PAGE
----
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UK faces food, fuel and drug shortages, says contested leaked document


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A lorry is driven past dozens of others parked after travelling by ferry between Britain and France at the Port of Dover, Britain - Reuters

 

LONDON (Reuters): Britain will face shortages of fuel, food and medicine if it leaves the European Union without a transition deal, according to leaked official documents reported by the Sunday Times, but whose interpretation was contested by Ministers. 

Setting out a vision of jammed ports, public protests and widespread disruption, the Times said the forecasts compiled by the Cabinet Office set out the most likely aftershocks of a no-deal Brexit rather than the worst case scenarios. 

But Michael Gove, the Minister in charge of coordinating no-deal preparations, challenged that, saying that the documents did set out a worst case scenario and that planning had been accelerated in the last three weeks. 

The Times said up to 85% of lorries using the main channel crossings “may not be ready” for French customs, meaning disruption at ports would potentially last up to three months before the flow of traffic improves. 

The Government also believes a hard border between the British province of Northern Ireland and the Republic of Ireland, an EU member, will be likely as current plans to avoid widespread checks will prove unsustainable, the Times said.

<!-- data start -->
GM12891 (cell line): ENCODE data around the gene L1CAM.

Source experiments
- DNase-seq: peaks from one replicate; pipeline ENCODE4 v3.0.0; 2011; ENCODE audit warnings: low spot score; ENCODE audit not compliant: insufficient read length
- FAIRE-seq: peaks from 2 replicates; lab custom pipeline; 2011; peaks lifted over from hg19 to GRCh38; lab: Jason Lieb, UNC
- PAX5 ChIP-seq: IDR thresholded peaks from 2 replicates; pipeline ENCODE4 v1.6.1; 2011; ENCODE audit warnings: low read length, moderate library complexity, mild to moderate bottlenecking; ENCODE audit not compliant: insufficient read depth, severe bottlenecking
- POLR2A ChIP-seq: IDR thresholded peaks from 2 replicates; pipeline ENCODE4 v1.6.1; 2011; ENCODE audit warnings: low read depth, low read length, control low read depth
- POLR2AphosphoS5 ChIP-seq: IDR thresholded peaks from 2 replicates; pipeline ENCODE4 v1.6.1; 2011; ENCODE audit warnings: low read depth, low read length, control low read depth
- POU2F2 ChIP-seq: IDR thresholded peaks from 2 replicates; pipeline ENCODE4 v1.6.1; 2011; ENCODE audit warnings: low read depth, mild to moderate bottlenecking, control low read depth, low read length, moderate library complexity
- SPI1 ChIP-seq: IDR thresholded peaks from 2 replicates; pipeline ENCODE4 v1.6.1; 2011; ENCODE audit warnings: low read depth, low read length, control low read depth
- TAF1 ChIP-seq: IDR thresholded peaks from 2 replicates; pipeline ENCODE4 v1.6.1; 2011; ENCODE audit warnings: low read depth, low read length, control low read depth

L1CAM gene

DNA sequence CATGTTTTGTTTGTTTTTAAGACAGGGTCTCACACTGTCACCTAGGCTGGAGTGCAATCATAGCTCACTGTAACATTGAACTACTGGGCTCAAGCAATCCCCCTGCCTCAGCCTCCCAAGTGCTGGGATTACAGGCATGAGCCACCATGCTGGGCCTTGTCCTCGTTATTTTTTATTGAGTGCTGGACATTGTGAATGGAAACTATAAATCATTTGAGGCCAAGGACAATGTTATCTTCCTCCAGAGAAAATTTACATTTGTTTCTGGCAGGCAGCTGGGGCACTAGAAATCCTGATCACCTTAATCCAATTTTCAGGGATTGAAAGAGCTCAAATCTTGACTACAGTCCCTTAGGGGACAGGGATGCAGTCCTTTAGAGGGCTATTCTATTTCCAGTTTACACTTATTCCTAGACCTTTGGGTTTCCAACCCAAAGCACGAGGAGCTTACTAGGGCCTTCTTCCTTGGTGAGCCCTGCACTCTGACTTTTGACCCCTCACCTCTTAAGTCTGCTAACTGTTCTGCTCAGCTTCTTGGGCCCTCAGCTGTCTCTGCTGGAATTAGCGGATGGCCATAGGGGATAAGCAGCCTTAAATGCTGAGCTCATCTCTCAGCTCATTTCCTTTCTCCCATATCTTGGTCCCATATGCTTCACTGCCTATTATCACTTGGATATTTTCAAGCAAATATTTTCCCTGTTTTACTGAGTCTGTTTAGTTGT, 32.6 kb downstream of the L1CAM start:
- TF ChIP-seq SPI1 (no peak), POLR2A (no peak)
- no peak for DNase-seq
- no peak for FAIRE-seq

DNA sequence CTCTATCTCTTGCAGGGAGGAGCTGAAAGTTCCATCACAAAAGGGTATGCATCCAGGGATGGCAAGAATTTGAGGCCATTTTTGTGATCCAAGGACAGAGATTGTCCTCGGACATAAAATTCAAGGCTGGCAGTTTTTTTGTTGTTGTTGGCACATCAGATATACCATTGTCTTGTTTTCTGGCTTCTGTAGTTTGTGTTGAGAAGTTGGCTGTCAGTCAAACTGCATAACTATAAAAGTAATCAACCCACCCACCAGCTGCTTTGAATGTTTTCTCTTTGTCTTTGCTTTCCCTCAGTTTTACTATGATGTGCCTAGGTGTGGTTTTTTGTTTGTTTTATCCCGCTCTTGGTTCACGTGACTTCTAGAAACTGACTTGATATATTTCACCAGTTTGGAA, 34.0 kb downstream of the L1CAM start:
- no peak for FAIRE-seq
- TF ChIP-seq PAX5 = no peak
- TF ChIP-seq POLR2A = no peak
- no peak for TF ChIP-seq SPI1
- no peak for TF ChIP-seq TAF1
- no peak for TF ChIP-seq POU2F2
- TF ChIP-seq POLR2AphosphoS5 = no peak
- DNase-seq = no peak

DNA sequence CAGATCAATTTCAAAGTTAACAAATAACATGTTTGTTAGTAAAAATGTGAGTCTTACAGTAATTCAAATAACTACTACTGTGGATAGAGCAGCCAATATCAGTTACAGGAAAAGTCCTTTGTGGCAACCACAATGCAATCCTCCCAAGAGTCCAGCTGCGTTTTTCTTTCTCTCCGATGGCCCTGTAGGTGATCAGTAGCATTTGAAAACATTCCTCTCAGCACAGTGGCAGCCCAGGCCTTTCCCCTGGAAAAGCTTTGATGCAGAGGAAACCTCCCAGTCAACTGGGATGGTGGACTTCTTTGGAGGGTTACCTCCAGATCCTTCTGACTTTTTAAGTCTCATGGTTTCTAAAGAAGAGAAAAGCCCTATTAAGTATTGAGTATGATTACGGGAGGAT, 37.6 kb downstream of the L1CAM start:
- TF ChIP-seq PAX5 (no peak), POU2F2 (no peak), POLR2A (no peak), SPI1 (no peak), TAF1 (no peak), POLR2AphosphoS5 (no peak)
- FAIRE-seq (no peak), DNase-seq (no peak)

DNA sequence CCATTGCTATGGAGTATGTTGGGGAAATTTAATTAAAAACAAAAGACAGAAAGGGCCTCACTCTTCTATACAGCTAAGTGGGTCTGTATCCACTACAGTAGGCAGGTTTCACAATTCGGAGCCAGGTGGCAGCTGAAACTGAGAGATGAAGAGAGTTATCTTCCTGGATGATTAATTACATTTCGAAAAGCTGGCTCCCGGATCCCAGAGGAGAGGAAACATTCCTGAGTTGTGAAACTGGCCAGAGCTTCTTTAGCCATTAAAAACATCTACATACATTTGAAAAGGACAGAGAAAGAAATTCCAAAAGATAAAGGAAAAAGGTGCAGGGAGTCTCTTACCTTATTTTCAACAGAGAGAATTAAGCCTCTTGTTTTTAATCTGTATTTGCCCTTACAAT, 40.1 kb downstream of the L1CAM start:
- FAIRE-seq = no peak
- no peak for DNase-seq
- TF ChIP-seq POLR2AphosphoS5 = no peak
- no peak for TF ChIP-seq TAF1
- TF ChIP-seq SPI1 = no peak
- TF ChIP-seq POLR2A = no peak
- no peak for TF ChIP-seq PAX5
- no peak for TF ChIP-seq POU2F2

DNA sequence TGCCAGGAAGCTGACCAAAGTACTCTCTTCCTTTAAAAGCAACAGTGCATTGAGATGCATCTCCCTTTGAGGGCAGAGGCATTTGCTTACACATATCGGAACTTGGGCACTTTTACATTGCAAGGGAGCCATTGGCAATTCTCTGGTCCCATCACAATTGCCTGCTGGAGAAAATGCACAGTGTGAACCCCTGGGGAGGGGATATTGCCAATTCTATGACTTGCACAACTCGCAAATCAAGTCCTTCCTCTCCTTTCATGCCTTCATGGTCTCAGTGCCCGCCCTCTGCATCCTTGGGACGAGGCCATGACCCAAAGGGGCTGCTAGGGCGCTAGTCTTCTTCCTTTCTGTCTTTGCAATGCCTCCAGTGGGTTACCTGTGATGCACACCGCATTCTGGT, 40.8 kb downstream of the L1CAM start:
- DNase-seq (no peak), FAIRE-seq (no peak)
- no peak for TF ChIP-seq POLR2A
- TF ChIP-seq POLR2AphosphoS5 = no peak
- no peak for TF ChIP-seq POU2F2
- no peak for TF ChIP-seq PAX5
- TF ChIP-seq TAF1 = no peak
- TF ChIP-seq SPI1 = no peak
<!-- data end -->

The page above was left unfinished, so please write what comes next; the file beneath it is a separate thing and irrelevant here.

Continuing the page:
“Compiled this month by the Cabinet Office under the codename Operation Yellowhammer, the dossier offers a rare glimpse into the covert planning being carried out by the Government to avert a catastrophic collapse in the nation’s infrastructure,” the Times reported.

Responding to one of the authors of the Sunday Times article on Twitter, Gove said: “Yellowhammer is a worst-case scenario - v significant steps have been taken in the last 3 weeks to accelerate Brexit planning.” Prime Minister Boris Johnson’s office said it did not comment on leaked documents.

A Government source blamed the leak on an unnamed former Minister who wanted to influence negotiations with the EU.

“This document is from when Ministers were blocking what needed to be done to get ready to leave and the funds were not available. It has been deliberately leaked by a former Minister in an attempt to influence discussions with EU leaders,” said the source, who declined to be named.

Earlier, asked about the Yellowhammer documents, Energy Minister Kwasi Kwarteng told Sky News there was “a lot of scaremongering around” and that Britain would be fully prepared for a 31 October no-deal exit.


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